Jared Genser (Español)
Jared Genser is Managing Director of Perseus Strategies, Special Advisor on the Responsibility to Protect to the Organization of American States, and an Adjunct Professor of Law at Georgetown University Law Center. Referred to by the New York Times as “The Extractor” for his work freeing political prisoners, he is also co-Executive Producer of a dramatic TV series based on his life being developed with actor and producer Orlando Bloom by Amazon Studios for Prime Video, which has 150 million viewers worldwide. Genser was previously a partner in the government affairs practice of DLA Piper LLP and a management consultant with McKinsey & Company.
Genser has taught semester-long seminars about the UN Security Council at Georgetown University Law Center and the University of Michigan and University of Pennsylvania law schools. He was an Associate of the Carr Center for Human Rights Policy at Harvard University from 2014-2016, a Visiting Fellow with the National Endowment for Democracy from 2006-2007, and was previously named by the National Law Journal as one of “40 Under 40: Washington’s Rising Stars.” His past clients have included former Czech Republic President Václav Havel, former Malaysian Deputy Prime Minister Anwar Ibrahim, former Maldives President Mohamed Nasheed, and Nobel Peace Prize Laureates Desmond Tutu, Liu Xiaobo, Elie Wiesel, and Aung San Suu Kyi. Coming from his experience freeing his first client as a law student, in 2001 he founded Freedom Now, a non-governmental organization that works to free prisoners of conscience worldwide.
He holds a B.S. from Cornell University, an M.P.P. from Harvard University’s John F. Kennedy School of Government, where he was an Alumni Public Service Fellow, and a J.D. cum laude from the University of Michigan Law School.
Genser is author of The UN Working Group on Arbitrary Detention: Commentary and Guide to Practice (Cambridge University Press, 2019). In addition, he is co-editor of The UN Security Council in the Age of Human Rights (Cambridge University Press, 2016) and The Responsibility to Protect: The Promise of Stopping Mass Atrocities in Our Times (Oxford University Press, 2011). In 2020, Genser was selected as one of three winners of the Tällberg Eliasson Global Leadership Prize from among 2,165 nominees from 135 countries. He is also the recipient of the American Bar Association’s International Human Rights Award, Liberty in North Korea’s Freedom Fighter Award, and the Charles Bronfman Prize. He is also a member of the Council on Foreign Relations and a Fellow of the Royal Society of the Arts. And he was selected as a Young Global Leader of the World Economic Forum (Class of 2008).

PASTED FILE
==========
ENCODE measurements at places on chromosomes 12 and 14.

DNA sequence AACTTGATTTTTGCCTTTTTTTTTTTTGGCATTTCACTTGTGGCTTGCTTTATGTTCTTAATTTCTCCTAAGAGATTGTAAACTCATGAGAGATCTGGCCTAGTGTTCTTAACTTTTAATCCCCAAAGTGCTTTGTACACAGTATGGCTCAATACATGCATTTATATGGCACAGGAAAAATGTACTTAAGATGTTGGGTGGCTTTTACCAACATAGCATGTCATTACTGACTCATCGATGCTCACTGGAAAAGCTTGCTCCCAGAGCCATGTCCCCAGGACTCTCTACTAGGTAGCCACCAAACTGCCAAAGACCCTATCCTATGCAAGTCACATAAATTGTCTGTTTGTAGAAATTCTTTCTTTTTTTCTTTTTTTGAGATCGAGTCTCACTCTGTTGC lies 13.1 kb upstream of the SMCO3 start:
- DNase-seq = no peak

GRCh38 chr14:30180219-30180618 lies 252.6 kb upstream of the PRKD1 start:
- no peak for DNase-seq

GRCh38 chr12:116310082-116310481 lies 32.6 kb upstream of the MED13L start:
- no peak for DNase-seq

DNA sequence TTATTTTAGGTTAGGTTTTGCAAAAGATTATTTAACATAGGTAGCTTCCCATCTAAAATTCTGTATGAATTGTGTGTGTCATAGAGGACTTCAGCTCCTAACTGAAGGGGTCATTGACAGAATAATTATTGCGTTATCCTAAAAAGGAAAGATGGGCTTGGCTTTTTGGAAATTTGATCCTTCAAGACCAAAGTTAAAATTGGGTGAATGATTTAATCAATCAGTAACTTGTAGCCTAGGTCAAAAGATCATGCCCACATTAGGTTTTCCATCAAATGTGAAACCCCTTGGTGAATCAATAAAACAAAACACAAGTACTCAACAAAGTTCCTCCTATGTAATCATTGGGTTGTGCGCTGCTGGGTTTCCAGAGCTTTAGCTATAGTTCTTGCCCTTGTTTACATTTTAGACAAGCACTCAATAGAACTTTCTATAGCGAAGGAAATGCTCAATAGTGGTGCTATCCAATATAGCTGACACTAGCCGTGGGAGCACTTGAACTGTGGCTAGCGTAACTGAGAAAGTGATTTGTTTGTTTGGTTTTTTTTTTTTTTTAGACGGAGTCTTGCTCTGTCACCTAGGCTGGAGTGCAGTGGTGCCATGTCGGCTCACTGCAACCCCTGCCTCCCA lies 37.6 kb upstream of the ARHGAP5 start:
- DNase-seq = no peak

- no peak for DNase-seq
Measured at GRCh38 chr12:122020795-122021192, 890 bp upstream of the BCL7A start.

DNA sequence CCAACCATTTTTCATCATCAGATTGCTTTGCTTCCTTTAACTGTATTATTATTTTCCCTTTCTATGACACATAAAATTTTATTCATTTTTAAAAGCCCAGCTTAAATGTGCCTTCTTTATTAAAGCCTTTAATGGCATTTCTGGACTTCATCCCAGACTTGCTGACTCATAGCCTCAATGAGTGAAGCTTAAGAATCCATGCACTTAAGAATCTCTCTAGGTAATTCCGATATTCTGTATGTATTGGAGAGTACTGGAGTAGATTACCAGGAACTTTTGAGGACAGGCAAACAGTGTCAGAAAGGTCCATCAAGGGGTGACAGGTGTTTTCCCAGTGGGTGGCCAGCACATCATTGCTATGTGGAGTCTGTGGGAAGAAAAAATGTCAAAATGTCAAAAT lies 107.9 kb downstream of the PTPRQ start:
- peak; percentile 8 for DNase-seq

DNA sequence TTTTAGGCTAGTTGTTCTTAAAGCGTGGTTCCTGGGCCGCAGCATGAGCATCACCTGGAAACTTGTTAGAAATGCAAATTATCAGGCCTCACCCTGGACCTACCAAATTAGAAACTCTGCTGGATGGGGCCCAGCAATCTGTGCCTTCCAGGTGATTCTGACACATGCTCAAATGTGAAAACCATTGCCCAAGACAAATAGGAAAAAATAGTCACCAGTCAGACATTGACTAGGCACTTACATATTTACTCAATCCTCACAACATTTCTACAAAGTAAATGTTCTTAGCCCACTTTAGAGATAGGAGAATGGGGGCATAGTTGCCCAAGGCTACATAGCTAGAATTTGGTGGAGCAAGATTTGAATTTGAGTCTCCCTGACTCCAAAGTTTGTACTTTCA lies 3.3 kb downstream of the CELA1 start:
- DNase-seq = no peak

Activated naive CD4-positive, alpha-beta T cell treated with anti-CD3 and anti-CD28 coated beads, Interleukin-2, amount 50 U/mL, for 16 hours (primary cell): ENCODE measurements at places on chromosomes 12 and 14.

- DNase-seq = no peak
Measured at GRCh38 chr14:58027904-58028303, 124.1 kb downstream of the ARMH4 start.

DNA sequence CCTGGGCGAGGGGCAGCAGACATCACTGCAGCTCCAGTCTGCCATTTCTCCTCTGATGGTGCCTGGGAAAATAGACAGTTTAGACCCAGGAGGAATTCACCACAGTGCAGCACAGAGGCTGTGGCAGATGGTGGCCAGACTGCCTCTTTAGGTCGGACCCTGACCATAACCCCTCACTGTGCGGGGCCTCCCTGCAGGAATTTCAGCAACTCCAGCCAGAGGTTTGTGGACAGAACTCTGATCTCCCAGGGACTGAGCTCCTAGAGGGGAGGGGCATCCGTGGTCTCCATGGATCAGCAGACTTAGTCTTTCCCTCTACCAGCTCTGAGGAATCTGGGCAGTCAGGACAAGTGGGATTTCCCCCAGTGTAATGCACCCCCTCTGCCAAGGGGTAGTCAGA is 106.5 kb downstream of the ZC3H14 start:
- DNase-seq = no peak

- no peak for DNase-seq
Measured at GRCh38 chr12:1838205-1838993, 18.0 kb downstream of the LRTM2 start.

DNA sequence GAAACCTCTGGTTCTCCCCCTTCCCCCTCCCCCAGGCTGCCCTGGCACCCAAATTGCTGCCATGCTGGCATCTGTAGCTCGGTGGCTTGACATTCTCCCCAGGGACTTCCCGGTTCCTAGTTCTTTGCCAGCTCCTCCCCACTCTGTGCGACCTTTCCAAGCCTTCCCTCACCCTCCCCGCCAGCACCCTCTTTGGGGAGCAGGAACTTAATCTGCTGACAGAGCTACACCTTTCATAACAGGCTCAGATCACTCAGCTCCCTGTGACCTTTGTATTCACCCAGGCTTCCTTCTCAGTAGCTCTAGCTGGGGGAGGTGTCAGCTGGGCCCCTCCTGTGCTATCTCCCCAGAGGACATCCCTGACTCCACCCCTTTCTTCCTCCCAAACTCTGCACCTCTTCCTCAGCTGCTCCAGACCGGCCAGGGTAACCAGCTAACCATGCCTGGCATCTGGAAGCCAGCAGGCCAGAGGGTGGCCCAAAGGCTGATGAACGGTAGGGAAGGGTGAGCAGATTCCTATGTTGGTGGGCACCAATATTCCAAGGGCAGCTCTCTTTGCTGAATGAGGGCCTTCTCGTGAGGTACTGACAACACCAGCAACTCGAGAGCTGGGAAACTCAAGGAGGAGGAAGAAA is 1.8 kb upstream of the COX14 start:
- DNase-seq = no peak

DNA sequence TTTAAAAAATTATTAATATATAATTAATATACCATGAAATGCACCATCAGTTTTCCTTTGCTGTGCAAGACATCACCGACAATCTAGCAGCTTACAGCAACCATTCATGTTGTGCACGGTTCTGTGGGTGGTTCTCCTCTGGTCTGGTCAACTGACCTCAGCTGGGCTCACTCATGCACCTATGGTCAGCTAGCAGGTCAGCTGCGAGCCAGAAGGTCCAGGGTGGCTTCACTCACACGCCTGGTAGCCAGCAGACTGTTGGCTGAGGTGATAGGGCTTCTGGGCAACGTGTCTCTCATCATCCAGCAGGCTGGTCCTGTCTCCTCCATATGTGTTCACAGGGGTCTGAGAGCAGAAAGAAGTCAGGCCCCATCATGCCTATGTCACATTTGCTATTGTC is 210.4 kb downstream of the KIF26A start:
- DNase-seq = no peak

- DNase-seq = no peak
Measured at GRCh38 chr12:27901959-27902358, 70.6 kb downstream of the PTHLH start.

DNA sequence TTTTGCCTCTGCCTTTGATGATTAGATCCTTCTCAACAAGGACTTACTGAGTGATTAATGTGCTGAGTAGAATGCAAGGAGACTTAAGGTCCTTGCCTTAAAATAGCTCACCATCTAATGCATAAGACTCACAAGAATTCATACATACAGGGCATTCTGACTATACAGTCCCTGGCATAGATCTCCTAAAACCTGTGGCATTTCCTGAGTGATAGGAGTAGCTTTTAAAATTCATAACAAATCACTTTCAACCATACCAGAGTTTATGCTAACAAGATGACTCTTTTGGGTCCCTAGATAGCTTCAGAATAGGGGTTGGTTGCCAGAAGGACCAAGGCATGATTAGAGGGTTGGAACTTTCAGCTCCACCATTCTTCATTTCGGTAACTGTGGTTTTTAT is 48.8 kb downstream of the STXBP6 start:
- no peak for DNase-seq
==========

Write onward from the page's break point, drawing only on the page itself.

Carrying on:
Profiles – Print
- The Ripple Effect: Jared Genser, Tällberg Eliasson Global Leadership Prize Profile, December 2020
- Human Rights Hero Jared Genser on Dictators and the World’s Worst Prisons, American Lawyer Litigation Daily, March 15, 2016
- 5 Humble Humanitarian Heroes, Take Part, August 19, 2011
- DLA Piper Alum Launches Practice Focused on Humanitarian Issues, Washington Post, July 3, 2011
- “I’m an American:” When Democracy Advocate Nyi Nyi Aung Was Arrested in Burma, It Took a Determined Washington Lawyer to Get Him Home, Washingtonian, October 2010